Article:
Lawmakers in Oklahoma questioned whether the state would be prepared in the event of an influenza pandemic during a legislative study conducted by state Rep. Lee Denney.
Lawmakers and other officials recently met at the Oklahoma State Department of Health to look for ways to improve Oklahoma’s emergency health system if Oklahoma is ever plagued with a contagious and deadly pandemic.
“This is a very serious matter that could be detrimental to all Oklahomans’ health and even lives. This is the kind of issue that tends to land on the back burner because people think it will ‘never happen,’ but history has shown this kind of thing can happen and we need to be prepared if or when it does,” said Denney, R-Cushing.
History has shown the reoccurring spread of pandemics even in the past century with the Spanish Flu in 1918 killing 500,000; the Asian Flu in 1957 killing 70,000; and the Hong Kong Flu in 1968 killing 34,000.
According to State Epidemiologist and State Public Health Veterinarian Dr. Kristy Bradley, if Oklahoma is hit with another pandemic influenza at least 25 percent to 30 percent of Oklahomans would be exposed to the virus, affecting as many as 875,000 citizens.
Denney said both the Oklahoma Health Department and the Oklahoma Terrorism and Response Service, along with other healthcare officials, have been working hard to prepare Oklahoma for a healthcare emergency – including infectious, environmental and terrorist threats.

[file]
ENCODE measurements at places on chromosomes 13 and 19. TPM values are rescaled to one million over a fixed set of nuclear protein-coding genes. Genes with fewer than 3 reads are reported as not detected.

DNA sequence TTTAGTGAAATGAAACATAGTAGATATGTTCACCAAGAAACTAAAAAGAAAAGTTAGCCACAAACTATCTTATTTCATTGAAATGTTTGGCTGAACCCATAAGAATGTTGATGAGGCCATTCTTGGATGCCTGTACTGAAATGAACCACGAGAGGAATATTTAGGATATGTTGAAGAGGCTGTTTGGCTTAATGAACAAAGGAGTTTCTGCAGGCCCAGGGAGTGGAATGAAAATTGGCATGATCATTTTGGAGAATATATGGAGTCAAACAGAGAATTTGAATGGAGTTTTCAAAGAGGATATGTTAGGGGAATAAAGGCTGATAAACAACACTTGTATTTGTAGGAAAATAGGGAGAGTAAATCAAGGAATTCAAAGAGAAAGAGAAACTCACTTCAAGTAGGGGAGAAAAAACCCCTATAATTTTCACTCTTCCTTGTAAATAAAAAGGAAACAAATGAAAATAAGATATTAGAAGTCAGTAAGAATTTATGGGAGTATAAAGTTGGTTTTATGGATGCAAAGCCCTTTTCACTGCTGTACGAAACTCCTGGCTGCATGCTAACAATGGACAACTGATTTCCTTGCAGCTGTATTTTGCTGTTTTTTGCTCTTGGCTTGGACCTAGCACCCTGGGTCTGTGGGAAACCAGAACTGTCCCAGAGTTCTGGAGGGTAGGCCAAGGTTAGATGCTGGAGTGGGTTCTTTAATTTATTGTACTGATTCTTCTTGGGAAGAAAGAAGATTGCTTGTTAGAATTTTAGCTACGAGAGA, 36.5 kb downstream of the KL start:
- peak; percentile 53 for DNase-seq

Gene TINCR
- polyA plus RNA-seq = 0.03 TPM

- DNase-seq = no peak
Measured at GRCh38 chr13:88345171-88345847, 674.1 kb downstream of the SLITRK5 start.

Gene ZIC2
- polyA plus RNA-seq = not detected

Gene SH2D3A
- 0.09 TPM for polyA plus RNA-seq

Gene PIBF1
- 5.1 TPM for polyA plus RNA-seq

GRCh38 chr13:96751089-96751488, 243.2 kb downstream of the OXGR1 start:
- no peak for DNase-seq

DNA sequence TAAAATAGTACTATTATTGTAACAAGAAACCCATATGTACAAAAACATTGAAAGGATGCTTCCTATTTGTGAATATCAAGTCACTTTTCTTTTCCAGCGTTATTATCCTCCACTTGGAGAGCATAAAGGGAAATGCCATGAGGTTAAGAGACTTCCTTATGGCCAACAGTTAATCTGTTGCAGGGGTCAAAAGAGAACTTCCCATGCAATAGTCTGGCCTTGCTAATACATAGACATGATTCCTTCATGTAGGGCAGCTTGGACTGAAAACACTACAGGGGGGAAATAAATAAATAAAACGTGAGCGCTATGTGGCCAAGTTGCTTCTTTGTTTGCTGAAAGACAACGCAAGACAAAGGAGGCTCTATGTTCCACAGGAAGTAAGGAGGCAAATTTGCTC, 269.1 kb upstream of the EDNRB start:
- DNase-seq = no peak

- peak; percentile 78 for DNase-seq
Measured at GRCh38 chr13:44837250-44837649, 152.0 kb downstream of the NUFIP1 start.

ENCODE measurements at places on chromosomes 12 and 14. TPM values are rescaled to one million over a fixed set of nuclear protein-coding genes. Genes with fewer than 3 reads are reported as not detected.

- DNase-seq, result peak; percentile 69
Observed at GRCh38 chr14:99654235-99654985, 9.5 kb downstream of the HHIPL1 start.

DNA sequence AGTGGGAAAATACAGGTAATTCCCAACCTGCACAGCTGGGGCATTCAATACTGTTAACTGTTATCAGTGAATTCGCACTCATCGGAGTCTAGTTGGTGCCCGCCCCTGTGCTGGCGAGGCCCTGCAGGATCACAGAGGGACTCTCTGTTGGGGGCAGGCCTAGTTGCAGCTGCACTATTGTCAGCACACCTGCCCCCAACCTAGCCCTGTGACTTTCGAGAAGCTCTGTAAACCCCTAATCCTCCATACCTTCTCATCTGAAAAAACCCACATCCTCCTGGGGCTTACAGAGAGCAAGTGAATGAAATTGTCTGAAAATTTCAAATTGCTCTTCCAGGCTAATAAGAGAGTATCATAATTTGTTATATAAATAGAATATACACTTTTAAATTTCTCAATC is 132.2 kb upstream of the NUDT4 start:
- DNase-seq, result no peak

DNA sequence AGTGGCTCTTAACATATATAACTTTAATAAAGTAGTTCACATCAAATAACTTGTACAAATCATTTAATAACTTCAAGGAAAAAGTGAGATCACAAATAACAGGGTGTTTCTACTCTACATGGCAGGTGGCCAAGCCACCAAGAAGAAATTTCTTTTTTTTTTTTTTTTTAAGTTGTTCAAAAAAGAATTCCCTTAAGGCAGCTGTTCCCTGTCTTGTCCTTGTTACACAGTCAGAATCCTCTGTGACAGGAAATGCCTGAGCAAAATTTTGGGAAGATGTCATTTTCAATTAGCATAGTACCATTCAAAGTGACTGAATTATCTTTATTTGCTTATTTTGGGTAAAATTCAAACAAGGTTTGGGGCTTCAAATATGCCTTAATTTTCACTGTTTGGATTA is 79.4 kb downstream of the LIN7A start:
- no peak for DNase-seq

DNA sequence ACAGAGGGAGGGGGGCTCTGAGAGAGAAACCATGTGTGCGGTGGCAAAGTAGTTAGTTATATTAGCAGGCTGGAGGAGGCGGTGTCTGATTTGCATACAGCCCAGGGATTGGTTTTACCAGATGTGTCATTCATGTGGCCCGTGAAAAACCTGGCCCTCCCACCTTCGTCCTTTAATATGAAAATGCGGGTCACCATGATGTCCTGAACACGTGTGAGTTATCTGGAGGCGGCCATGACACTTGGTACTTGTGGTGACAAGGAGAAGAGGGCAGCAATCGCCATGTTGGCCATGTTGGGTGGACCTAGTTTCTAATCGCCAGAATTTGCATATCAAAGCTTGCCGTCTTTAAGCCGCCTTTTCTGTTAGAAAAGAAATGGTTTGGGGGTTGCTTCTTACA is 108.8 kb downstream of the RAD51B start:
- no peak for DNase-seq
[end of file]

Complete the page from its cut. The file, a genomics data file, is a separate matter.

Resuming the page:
Post 9-11, many plans and programs have been put into place to improve disease surveillance, increase laboratory and hospital capacity, enhance communication techniques, offer free preparedness training to healthcare personnel, create MRC (Medical Reserve Corps) trained volunteers to help during disasters, create an Oklahoma medical stockpile of medical supplies and medications, implement electronic disease online reporting and tracking, and other significant measures.
Bradley said a pandemic flu could be an easily spread new strand of virus for which no vaccination would be available for prevention until three to six months into the pandemic.
One course of action suggested by health officials is to stockpile medical material and anti-viral medications. Currently, only two companies manufacture anti-viral medications, Tamiflu and Relenza, designed to help contain and treat a pandemic once an individual is infected.
However, stockpiling those treatments can be costly. The state is required to pay 75 percent of the cost with the Federal government paying 25 percent. Neighboring states Arkansas, Kansas and Missouri stockpiled these medications in sufficient quantities to handle a massive outbreak.
But Denney and other House members are concerned that the medications have only a five-year shelf life.
Although Mike Wright, spokesperson for Roche manufacturer of Tamiflu, said the company is giving states an 80-percent discount on the medication, states still pay $14.43 per dose (10 capsules). As a result, the state of Oklahoma would have to spend nearly $10 million to stockpile enough medicine to treat a massive outbreak – and the cost would be recurring every five years.
Denney said the issue needs to stay in the forefront and that “the Legislature needs to do its part to ensure Oklahoma is prepared and funding is used effectively.”
Source: Oklahoma House of Representatives
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